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Avoid These 9 Most Common Financial Mistakes People Make During a Divorce
When you’re faced with the possibility of a divorce, one of the biggest problems is the looming dread of financial ruin.
We hear statements like this very often from our concerned clients who are staring at a future without their current spouse by their side:
- “Will I need to move to a smaller house?”
- “Will I need to get a higher-paying job?”
- “Will I need to train for a new career?”
- “Will my standard of living be the same post-divorce?”
And these are very real concerns. For example, one survey of finances following divorce shows that divorced women have an average income drop of 45%. When you consult an experienced family law attorney, he or she will help you take advantage of important opportunities for a financially secure future after your divorce.
Here are the 9 most common financial mistakes you can make while divorcing, and of course, how to avoid them.
1. Not Knowing your marital finances.
One of the biggest mistakes you can make is not knowing the state of your marital finances. Sure, if you’re working, you know your income each month. However, if one partner handles paying all the bills each month, then the other partner may not know just how much money is going out and where it’s going. Some of our clients may not even have access to passwords to some of their joint online banking accounts or joint assets. You need to have a full understanding of your financial picture as a couple. Your attorney can advise you on what information you’ll need to provide him or her so that they can help you make an informed decision going forward.
2. Underestimating your current (and future) expenses.
Just as important, especially when one partner primarily handles the bills, is underestimating your expenses. When it comes to handling the financial side of your divorce, if you don’t know everything about your income and expenses, then your soon-to-be-ex has an advantage over you. It’s important that you know as much as possible about your current expenses and that you correctly calculate your expected future expenses, especially as it will be impacted by inflation.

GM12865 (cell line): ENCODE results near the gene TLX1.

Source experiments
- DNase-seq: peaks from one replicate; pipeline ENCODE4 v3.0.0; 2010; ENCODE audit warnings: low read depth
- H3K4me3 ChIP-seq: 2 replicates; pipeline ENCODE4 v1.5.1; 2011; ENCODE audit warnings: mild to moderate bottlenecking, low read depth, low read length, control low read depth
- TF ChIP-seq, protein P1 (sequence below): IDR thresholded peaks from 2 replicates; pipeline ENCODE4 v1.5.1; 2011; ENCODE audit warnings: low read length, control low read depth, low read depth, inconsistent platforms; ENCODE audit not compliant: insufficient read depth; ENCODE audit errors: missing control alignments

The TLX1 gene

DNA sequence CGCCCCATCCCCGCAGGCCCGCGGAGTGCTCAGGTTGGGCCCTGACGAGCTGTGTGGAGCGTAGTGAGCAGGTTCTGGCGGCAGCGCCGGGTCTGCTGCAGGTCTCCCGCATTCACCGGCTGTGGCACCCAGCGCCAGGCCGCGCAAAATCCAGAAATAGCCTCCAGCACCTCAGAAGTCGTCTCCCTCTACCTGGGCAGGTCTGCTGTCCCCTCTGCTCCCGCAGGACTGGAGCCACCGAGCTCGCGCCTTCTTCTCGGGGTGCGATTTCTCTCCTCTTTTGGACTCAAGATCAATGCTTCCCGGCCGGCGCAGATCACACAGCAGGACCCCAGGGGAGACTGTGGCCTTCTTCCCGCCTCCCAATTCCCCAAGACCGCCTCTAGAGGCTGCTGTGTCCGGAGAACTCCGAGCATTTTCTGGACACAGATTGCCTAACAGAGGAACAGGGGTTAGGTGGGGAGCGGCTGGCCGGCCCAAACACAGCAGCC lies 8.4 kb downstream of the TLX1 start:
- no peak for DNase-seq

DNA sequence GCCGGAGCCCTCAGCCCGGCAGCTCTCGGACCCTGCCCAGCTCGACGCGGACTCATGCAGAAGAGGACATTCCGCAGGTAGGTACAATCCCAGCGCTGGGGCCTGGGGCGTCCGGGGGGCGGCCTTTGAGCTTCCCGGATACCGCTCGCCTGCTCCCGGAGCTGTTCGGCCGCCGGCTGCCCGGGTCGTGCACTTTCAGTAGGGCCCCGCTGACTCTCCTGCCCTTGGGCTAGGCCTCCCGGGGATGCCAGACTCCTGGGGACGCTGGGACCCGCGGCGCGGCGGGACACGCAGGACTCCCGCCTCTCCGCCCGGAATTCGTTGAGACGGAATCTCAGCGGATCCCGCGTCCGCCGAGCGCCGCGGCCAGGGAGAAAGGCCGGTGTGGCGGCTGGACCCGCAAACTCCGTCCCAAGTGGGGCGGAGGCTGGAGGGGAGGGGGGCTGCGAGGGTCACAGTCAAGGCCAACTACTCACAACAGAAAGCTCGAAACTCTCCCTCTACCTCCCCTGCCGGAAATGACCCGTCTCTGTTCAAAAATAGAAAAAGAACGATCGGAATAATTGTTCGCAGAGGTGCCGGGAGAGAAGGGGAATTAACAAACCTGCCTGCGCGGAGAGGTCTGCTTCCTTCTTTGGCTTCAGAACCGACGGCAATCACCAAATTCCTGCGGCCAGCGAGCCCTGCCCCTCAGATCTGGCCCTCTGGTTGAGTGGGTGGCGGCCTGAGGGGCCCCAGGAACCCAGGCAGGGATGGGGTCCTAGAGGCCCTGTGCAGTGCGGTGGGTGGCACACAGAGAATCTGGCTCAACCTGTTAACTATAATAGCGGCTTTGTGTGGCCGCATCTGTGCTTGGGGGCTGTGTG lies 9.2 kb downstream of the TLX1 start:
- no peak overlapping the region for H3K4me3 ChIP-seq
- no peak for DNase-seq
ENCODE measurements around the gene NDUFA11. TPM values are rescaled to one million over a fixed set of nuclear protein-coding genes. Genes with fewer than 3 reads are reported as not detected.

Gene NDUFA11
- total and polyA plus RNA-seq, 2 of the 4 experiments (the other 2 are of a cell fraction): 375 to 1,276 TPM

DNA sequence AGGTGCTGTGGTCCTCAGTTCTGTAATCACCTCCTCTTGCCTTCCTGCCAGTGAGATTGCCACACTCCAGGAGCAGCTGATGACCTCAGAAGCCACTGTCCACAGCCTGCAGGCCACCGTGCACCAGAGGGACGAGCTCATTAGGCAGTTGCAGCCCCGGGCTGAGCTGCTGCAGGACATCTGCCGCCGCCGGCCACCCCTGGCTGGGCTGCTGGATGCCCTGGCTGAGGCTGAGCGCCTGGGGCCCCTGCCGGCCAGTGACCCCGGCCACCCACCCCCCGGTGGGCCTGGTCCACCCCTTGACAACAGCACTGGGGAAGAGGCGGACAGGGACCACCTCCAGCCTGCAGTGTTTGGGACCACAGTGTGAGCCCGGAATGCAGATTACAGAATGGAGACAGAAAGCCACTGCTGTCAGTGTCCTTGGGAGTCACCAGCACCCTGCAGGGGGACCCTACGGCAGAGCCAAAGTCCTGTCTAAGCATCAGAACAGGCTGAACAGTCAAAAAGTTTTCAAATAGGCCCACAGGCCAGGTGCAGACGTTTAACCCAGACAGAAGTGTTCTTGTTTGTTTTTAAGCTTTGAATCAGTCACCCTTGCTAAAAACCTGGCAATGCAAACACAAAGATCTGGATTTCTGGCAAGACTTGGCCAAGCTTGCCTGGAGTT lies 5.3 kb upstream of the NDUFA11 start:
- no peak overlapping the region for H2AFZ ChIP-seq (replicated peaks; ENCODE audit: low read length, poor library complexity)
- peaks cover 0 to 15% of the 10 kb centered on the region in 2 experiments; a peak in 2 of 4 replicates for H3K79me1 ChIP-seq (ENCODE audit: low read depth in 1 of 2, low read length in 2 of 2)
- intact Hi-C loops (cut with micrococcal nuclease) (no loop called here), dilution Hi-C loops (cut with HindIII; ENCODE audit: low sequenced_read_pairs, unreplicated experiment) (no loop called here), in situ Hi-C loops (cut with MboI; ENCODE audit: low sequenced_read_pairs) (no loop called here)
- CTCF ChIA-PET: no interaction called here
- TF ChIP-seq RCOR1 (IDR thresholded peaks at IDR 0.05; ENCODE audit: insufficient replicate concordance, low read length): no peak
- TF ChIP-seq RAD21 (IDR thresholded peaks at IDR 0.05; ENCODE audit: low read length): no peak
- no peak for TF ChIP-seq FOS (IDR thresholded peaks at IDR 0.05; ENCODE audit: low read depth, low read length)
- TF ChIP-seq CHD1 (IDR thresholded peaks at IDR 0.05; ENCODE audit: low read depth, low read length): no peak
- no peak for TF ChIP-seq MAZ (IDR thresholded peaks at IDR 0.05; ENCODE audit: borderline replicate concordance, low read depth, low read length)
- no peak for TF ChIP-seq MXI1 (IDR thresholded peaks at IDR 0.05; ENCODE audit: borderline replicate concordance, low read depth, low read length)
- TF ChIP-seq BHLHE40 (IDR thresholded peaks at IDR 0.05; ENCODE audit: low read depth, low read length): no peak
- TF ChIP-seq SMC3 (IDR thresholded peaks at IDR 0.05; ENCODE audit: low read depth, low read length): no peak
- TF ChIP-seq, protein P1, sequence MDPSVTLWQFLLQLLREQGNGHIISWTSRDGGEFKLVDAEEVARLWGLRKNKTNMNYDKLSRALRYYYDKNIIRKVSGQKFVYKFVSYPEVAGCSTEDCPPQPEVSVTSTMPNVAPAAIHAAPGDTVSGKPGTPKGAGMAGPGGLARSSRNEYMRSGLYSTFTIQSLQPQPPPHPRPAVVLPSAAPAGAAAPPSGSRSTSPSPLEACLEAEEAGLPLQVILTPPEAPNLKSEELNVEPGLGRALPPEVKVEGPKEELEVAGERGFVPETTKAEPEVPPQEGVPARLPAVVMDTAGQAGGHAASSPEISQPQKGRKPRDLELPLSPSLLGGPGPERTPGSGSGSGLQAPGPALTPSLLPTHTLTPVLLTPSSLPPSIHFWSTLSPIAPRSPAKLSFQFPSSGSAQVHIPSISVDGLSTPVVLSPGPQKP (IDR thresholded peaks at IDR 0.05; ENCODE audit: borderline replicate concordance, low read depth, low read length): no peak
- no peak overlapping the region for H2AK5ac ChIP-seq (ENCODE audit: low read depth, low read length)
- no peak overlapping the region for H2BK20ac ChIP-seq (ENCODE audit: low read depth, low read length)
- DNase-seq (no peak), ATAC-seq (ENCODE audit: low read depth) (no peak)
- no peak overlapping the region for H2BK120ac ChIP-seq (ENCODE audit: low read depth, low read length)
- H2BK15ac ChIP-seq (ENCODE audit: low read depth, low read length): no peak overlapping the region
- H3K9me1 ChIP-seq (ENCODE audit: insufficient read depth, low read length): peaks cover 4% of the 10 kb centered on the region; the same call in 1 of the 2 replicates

Tip: If you’re considering divorce and don’t know the state of your finances, it could be in your best interests to consult an attorney first before talking to your spouse. This ensures that you have a better understanding of what financial information you’ll need to protect your interests.
3. Not considering tax implications.
One example of a tax implication that could affect you is related to the 2018 tax plan, where the spouse paying alimony no longer gets a tax deduction for the alimony. Consider also that many couples may consider liquidating investments such as 401ks and IRAs. If you do this, there could be large tax penalties. But the one-time income hike from these investments may put you in a higher tax bracket, meaning you’ll need to pay more in taxes. Your attorney may also refer you to an accountant to delve more into specific tax-related issues you may experience during a split.
4. Allowing emotional attachments to rule decisions.
Looking at your divorce settlement in emotional terms will impact your post-split finances. If you’re trying to “win-at-all-costs,” then you could end up fighting for sentimental property that’s not worth it. Sure, both sides may want to “win” the house in the settlement. But if you can’t afford to pay the mortgage or keep up with the house maintenance each month, then you may be letting your emotions pull you into a serious money drain. Agan, your attorney and accountant can help you take a realistic look at what you can and can’t afford as a single person.